Approximately 27 miles long and 3-1/2 miles wide at its widest point, the Bolivar Peninsula was named in honor of Simon Bolivar (1783-1836), considered the George Washington of Central and South America for his fight to free these lands from Spanish rule. He was the friend of Jean Lafitte, the pirate who frequented the waters of Galveston.

 

Major tourist pursuits are swimming, sunbathing, fishing, hunting, beachcombing, shell hunting and bird watching. Extending the length of the peninsula at its northwest side is the Gulf Intracoastal Waterway.

Bolivar’s five residential communities include: Crystal Beach, Port Bolivar, Caplen, Gilchrist and High Island. The population more than doubles during the summer months as owners of beach homes and tourists arrive to enjoy the beach, sun, bay sunsets, fishing, relaxation and the many attractions of the Bolivar Peninsula.

Port Bolivar is a community at the western tip of Bolivar Peninsula. It was one of the first ports established on the Texas Gulf Coast and was recognized as the center for seafood trade, fishing and cattle. Port Bolivar is home to the historic Bolivar Lighthouse, which once guided ships entering Galveston Bay. The lighthouse was built in 1872. It served for 61 years before being retired in 1933.

Crystal Beach, originally known as Patton, stretches seven miles along State Highway 87 in the middle of Bolivar Peninsula. Crystal Beach is a perfect place to visit, live, retire or get away! Soulful activities include walking, running, sunning, sailing, surfing, shelling, birding and just plain resting. With its small-town, quaint charm, the beach is relaxing and far away from the stress of “Life in the City”. The local businesses and residents are friendly and will welcome you to the beach.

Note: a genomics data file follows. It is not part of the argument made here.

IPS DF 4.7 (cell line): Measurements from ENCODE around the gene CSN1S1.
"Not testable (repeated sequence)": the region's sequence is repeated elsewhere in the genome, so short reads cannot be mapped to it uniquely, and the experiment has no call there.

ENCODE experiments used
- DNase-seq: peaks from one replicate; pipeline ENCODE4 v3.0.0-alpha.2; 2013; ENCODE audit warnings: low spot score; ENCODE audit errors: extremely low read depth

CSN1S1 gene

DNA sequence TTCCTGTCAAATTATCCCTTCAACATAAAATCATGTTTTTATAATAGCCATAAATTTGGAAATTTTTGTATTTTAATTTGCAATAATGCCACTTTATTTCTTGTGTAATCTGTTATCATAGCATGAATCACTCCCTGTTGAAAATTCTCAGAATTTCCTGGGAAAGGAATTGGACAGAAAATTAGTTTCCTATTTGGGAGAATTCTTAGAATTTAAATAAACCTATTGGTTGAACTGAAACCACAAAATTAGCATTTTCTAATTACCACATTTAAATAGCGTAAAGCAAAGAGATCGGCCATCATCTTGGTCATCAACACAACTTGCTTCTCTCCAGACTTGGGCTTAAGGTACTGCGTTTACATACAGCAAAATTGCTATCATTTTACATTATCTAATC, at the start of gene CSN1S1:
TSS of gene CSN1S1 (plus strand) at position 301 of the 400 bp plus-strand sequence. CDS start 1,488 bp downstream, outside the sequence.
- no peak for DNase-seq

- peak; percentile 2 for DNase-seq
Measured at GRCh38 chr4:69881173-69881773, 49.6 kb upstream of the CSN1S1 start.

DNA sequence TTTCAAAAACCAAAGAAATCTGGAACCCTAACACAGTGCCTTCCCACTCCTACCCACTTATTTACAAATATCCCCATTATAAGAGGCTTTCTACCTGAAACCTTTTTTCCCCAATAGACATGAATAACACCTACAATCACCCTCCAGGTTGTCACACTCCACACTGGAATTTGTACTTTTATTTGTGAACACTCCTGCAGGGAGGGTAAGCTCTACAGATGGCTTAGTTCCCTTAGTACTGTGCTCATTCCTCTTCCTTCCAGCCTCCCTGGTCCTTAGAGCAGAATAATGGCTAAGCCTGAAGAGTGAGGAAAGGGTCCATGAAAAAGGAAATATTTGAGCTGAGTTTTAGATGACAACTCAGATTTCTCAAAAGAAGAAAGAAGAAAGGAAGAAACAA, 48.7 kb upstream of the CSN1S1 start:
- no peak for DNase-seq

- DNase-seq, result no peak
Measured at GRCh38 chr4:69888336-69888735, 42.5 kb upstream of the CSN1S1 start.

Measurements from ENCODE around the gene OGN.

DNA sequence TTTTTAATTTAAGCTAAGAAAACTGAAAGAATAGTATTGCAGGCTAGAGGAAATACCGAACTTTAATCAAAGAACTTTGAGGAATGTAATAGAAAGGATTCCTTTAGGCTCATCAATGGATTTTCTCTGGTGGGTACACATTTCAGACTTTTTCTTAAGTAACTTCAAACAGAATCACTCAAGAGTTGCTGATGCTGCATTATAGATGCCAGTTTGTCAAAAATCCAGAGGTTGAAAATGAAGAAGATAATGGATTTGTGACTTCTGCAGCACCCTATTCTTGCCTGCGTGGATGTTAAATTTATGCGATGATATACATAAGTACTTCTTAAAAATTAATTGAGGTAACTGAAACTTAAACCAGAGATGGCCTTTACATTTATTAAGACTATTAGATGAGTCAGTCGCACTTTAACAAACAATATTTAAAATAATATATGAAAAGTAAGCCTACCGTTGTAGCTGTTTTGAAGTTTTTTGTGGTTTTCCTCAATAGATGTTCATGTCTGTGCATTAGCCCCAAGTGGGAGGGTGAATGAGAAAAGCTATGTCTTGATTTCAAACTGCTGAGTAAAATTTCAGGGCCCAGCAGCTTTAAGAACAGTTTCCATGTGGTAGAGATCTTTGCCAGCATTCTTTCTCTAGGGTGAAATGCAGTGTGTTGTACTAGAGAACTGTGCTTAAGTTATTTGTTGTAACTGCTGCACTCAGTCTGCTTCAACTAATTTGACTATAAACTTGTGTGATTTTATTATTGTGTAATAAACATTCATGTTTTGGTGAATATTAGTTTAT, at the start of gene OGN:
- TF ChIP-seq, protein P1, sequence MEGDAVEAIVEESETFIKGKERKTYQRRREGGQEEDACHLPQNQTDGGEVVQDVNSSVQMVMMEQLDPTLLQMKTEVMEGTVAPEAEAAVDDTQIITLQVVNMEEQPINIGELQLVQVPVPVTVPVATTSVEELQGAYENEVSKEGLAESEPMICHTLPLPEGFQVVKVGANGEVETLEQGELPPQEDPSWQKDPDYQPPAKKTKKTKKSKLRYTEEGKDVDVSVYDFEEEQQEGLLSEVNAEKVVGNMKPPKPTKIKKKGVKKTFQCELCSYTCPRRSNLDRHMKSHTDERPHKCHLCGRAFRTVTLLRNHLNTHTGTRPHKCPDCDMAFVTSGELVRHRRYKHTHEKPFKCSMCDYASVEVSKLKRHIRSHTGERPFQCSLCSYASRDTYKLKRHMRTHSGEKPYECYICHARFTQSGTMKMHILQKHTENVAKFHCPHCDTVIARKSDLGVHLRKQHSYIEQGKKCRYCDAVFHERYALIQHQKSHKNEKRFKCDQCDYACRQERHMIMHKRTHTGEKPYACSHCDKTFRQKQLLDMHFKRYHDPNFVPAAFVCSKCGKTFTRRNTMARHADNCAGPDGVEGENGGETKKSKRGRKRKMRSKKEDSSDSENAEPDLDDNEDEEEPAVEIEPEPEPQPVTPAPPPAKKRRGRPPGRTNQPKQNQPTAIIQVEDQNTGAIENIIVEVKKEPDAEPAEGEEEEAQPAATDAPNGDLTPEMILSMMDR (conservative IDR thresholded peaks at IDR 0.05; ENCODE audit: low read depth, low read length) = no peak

Farther east, Caplen Texas is a residential area of Bolivar Peninsula. Caplen has been a resort since the late 1800’s and was eventually named for John Caplen, a property owner who surveyed the area in 1909. In earlier years, the site reportedly was a favorite of Indians, who left a burial ground there. Several important archeological finds have led to detailed excavations at the Caplen Site.

Gilchrist Texas is located seventeen miles east of Port Bolivar. The community was named for Gibb Gilchrist who relocated and rebuilt the rail line from High Island to Port Bolivar. A notable feature of the community is the Rollover Pass, which divides Bolivar Peninsula as well as Gilchrist and carries water between East Bay and the Gulf of Mexico. It is regarded among sportsmen as a very popular fishing location. The pass is named for the practice of ship captains from the days of Spanish rule through prohibition, who, to avoid the Galveston customs station, rolled barrels of import or export merchandise over that part of the peninsula.

High Island Texas is on a tall salt dome on Bolivar Peninsula at the extreme eastern end of Galveston County. Its thirty-eight-foot rise above sea level makes High Island the highest point on the Gulf of Mexico. High Island was a boom town during the oil hey day. The small community is home to several Houston Audubon Society bird sanctuaries and draws birding enthusiasts from around the world.